360XQ Day 3
I may be in an entirely different country, but there is still an American Legion post quite literally a stone's throw from our casita. Yesterday we all went there for our desayuno, where I definitely had huevos rancheros, and I stand by that choice.
Craft Brew in Mexico
Also...I returned there in the afternoon to do some writing, because it's the only place I've found in Chapala serving Corazón de Malta: a Jalisco craft beer brewed in nearby Ajijic.
I sampled their American Brown Ale, which was lighter in body than I'd expect from the style back home, and ironically the hoppiest brew I've had in Mexico. Still, I have to say, I enjoyed it. If I can hunt down their Pale, Amber, or Wheat, updates will follow.
As for the writing session, I penned a monologue from my newest character, Lot. He details pummeling and humiliating a war veteran for singing an infantry tune in public. It probably won't go in the play, but it was helpful.
I like these exercises because I get to know how my characters speak. My previous play, The Memory Tax, is set in near-future America after the grid goes down, so the younger characters speak in condensed, clipped, and contracted sentences. With the rate at which we currently exchange information, our English is already taking that shape—so I saw it as the next natural phase.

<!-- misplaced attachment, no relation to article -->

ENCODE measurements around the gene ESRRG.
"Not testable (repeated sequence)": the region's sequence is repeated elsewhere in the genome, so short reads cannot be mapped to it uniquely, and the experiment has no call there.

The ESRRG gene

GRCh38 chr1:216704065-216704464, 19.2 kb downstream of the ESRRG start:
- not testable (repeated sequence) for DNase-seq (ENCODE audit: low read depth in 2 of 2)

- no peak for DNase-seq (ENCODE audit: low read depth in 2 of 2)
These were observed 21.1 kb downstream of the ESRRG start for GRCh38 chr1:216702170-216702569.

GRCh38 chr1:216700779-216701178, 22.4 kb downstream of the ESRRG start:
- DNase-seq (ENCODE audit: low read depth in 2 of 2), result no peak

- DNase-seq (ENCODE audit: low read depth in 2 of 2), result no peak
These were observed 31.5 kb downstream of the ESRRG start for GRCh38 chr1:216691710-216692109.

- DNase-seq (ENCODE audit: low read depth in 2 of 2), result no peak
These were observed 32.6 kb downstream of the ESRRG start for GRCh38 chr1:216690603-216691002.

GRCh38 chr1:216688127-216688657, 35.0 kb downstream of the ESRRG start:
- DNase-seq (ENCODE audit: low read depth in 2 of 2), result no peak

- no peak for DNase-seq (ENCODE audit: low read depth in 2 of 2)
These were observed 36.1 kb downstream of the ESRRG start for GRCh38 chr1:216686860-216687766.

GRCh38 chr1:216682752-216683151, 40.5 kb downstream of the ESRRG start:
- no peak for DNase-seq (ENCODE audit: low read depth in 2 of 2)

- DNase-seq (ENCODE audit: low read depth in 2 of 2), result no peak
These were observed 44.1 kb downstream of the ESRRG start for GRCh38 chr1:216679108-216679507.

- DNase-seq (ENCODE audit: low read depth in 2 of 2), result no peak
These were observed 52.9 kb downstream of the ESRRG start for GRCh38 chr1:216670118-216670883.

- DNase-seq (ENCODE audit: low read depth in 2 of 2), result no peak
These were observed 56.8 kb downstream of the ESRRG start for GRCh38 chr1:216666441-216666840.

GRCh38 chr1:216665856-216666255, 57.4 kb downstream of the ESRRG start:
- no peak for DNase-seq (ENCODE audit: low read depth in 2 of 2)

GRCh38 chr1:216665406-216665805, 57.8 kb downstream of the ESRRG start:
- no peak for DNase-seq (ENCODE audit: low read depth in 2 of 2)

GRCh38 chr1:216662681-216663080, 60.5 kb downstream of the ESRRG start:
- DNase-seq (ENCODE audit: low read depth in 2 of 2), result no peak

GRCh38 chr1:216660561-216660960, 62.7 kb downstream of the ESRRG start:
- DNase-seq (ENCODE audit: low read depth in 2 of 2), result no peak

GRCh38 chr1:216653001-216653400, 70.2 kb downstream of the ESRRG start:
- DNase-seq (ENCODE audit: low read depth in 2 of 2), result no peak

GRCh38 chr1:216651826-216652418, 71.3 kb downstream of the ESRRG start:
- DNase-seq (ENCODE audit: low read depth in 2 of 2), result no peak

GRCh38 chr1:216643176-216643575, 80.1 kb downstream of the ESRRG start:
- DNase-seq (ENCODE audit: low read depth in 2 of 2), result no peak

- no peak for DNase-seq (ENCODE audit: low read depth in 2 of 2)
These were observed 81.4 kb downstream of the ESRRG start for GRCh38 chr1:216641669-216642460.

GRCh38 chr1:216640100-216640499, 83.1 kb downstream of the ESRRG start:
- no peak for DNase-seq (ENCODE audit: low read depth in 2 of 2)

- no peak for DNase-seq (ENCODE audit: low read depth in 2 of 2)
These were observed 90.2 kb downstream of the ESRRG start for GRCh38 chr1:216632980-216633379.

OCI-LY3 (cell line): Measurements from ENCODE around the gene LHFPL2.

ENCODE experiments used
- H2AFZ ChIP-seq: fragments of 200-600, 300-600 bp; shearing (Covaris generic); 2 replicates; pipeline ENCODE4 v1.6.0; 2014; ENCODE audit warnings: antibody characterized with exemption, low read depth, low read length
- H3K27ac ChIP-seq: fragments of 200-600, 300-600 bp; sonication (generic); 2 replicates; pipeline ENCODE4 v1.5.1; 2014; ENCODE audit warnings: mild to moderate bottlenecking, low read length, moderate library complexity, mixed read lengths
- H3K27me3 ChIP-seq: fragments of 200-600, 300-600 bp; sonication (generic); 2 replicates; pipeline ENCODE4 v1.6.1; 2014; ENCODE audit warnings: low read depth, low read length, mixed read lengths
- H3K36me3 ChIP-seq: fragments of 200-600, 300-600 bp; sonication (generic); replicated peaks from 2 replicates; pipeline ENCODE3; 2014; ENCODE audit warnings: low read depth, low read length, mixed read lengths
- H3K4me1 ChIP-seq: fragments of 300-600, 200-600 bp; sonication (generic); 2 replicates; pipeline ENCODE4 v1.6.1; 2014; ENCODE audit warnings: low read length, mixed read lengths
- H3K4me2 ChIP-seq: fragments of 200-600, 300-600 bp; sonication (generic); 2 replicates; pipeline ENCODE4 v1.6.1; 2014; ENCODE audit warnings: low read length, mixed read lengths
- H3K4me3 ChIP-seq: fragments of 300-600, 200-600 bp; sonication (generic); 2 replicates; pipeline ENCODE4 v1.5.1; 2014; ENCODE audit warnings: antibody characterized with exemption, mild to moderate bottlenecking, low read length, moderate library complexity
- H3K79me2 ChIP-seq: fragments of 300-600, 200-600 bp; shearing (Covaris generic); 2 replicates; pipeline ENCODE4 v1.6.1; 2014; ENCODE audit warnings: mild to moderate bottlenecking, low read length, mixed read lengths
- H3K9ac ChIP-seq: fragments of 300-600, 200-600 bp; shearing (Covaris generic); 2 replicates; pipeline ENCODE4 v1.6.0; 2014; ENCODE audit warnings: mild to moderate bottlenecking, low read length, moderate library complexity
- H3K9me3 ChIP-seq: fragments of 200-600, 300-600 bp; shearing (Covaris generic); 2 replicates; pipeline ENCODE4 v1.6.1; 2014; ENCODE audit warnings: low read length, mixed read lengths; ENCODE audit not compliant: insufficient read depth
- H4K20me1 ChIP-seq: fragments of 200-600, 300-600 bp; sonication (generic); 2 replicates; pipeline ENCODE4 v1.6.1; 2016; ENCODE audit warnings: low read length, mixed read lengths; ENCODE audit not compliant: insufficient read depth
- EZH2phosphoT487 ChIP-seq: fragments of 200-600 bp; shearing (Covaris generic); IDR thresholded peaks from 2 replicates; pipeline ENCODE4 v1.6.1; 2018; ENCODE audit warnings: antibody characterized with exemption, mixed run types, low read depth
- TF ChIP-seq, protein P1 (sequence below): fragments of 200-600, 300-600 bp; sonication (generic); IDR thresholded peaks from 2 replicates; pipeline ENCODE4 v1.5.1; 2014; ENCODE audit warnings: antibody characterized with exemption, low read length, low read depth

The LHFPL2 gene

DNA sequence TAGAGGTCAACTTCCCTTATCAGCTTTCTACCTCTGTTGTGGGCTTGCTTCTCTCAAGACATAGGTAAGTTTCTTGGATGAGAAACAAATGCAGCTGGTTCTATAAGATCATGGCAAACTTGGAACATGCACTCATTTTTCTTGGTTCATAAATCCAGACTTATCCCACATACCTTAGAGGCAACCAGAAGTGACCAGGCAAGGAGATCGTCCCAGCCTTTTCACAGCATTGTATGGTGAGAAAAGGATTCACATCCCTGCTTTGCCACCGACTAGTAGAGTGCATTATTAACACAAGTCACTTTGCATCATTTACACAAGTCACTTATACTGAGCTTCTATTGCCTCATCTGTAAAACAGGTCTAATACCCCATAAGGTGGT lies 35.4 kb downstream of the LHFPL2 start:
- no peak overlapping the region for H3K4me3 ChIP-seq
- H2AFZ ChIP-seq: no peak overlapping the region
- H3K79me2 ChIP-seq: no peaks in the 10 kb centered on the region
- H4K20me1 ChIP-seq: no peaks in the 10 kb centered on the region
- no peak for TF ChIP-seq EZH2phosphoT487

In this new play, war has landed on our shores from abroad, so the language actually takes a bit of a turn—it's not truncated, but twisted a bit from foreign influences. Many words sound derived, or like a fusion of two other words. The idea is that they're using new words that don't currently exist, but you'll know exactly what they're talking about. I think that being here in Mexico, and seeing the Spanish, German, English, and even Italian influences throughout Chapala, I'm soaking up the kaleidoscopic verbiage.
Saints Who Shred
In the evening, a few of us sauntered down to the malecón, to walk along the water and hunt for tacos. We found them.
There's a statue out there! But tacos are the other way.
After a few round of al pastor, followed by tamales, more walking ensued, and we encountered the dazzling lights of the nativity scene in the town center. As you can see, it includes an elephant.
On the way home, we passed a large church which was also lit up with LEDs aplenty.Out front there were kids dressed as shepherds, angels, and devils, dancing about to some serious rock-n-roll Christmas tunes. I'm talking intense, harmonized hair-metal guitar action.